This past summer, I along with many of the other members of my church’s young adult group, The Young Adults(AKA The Noble Birds), put on a Sunday morning worship service. It was on the seven Unitarian Universalist principles and their sources,

The Principles and Sources of Our Religious Faith


We, the member congregations of the Canadian Unitarian Council, covenant to affirm and promote:

· the inherent worth and dignity of every person;
· justice, equity, and compassion in human relations;
· acceptance of one another and encouragement to spiritual growth in our congregations;
· a free and responsible search for truth and meaning;
· the right of conscience and the use of the democratic process within our congregations and in society at large;
· the goal of world community with peace, liberty, and justice for all;
· respect for the interdependent web of all existence of which we are a part.


The living tradition which we share draws from many sources:

· direct experience of that transcending mystery and wonder, affirmed in all cultures, which moves us to a renewal of the spirit and an openness to the forces which create and uphold life;
· words and deeds of prophetic women and men which challenge us to confront powers and structures of evil with justice, compassion, and the transforming power of love;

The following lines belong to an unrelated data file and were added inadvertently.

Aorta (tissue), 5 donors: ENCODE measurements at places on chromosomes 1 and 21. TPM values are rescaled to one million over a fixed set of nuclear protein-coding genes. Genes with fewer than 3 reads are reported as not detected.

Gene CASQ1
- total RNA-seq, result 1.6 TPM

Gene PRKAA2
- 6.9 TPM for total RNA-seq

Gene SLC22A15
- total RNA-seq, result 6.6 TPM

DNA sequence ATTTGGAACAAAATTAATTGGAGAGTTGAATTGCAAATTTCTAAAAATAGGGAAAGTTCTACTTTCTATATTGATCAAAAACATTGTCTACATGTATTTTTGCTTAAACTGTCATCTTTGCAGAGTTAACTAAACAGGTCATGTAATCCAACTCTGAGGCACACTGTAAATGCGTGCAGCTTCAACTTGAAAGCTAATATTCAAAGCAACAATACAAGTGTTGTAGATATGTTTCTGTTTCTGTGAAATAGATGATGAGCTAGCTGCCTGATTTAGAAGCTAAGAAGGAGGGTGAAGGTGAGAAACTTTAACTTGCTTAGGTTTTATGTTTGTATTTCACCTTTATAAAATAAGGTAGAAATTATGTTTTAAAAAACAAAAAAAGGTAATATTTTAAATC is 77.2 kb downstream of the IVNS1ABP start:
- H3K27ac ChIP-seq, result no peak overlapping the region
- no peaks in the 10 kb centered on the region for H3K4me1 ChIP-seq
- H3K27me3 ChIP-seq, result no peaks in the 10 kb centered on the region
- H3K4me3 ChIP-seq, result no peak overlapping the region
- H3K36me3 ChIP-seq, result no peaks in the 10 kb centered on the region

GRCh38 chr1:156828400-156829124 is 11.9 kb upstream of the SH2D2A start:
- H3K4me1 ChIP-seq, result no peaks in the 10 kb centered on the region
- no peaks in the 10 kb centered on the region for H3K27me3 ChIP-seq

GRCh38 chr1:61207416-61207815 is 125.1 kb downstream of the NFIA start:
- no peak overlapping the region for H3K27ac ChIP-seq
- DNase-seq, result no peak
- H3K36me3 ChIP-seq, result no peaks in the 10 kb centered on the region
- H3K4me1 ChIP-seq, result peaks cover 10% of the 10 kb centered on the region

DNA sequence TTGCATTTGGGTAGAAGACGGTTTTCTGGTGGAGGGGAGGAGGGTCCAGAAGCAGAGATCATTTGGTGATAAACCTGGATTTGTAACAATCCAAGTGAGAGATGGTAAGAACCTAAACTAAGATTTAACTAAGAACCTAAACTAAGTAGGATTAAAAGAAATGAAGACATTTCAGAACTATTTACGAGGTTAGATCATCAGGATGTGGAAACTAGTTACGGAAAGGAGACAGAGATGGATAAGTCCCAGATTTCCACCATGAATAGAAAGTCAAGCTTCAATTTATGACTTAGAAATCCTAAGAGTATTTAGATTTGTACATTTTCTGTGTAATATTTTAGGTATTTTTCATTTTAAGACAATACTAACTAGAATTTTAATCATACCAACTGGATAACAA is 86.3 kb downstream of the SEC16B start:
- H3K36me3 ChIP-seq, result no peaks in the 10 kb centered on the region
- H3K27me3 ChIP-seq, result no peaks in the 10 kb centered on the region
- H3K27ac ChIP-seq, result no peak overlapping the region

· wisdom from the world’s religions which inspires us in our ethical and spiritual life;
· Jewish and Christian teachings which call us to respond to God’s love by loving our neighbours as ourselves;
· Humanist teachings which counsel us to heed the guidance of reason and the results of science, and warn us against idolatries of the mind and spirit;
· spiritual teachings of Earth-centred traditions which celebrate the sacred circle of life and instruct us to live in harmony with the rhythms of nature.

Grateful for the religious pluralism which enriches and ennobles our faith, we are inspired to deepen our understanding and expand our vision. As free congregations we enter into this covenant, promising to one another our mutual trust and support.”

and was called “The Passion of The Principles”a play one the name of the Mel Gibson film “The Passion of The Christ”. I spoke on the fourth principal “a free and responsible search for truth and meaning”. And this is what I said: